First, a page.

NATO officials say they will investigate Libyan government claims that seven civilians were killed by an alliance strike in Tripoli.
The government showed a heavily damaged house in Souq al Juma, a residential neighborhood of the capital.
Two bodies were seen being removed from the rubble. The bodies of three other people, including two children, were displayed at a Tripoli hospital. Libyan government spokesman Moussa Ibrahim spoke to foreign journalists taken to the sites.
"Basically, this is another night of murder and terror and horror in Tripoli caused by NATO," Ibrahim. "You have seen with your own eyes the terrible disaster that is taking place every day in Tripoli."
NATO acknowledges it carried out airstrikes overnight in the capital, as part of a U.N. mandate to establish a no-fly zone to protect civilians. But the alliance says it only strikes military infrastructure in the capital.
An official adds that without personnel at the scene, the account is difficult to verify. Previous Libyan government accounts of civilian casualties have also been hard to confirm, with little hard evidence to back up the accusations.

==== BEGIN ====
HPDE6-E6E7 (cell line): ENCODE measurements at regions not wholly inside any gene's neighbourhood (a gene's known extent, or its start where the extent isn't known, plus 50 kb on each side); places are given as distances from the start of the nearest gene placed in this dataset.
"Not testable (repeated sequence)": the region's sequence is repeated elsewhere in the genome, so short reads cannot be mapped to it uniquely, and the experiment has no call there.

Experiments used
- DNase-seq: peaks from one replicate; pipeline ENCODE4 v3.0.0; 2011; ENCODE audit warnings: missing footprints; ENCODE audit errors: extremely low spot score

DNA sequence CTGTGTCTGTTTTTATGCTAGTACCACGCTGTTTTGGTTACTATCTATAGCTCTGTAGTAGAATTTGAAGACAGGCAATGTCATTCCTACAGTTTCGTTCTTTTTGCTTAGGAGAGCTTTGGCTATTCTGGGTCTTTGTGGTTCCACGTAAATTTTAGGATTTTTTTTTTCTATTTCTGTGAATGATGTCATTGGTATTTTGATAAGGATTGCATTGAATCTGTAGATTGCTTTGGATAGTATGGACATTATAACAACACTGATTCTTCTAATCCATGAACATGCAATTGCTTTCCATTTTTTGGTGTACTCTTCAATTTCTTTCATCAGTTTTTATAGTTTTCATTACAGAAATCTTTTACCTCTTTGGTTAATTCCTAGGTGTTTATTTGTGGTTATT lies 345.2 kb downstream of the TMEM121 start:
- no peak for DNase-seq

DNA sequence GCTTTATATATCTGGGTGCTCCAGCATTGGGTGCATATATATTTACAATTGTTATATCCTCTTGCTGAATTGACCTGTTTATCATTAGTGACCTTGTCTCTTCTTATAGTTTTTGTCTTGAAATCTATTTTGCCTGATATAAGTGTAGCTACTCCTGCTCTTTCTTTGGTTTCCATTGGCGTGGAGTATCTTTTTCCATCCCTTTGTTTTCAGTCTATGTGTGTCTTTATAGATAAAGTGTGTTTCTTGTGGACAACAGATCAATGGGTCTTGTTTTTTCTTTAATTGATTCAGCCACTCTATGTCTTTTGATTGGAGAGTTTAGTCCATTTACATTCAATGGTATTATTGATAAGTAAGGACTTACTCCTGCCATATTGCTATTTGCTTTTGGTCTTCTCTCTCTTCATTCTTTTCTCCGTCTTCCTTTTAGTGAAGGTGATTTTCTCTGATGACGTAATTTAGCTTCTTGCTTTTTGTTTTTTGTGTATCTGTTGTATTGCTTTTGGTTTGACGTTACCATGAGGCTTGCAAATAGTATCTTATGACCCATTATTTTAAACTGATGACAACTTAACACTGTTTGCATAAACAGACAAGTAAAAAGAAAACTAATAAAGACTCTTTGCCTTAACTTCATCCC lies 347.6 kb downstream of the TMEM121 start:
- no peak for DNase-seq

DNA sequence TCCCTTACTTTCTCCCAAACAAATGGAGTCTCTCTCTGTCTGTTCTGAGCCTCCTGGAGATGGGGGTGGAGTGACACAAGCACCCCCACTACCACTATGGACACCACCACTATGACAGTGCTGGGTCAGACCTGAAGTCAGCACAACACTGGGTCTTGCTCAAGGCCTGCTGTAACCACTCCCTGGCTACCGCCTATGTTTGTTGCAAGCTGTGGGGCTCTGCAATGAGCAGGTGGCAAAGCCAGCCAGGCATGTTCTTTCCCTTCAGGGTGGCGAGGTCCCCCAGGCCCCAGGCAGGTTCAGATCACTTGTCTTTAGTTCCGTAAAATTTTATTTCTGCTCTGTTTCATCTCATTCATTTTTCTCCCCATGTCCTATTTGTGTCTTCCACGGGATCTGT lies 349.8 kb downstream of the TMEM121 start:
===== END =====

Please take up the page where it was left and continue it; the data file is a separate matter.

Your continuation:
Journalists were recently taken to see a young girl said to have been wounded in a NATO strike, but a medic at the hospital passed a note to one of the reporters saying the girl had been hurt in a car accident.
But NATO strikes have gone awry before. On Saturday, it acknowledged that its forces struck a column of rebel vehicles near Brega, in the east of the country, one of three battlefronts between the government and the opposition.
The Thursday attack was the third time NATO mistakenly struck rebel positions. NATO has stepped up daytime attacks on the capital as the operation enters its fourth month.
After the latest strikes, Libya's Deputy Foreign Minister Khaled Kaim accused the alliance of deliberately targeting civilians, a claim the government has made before. NATO officials have called those charges "outrageous".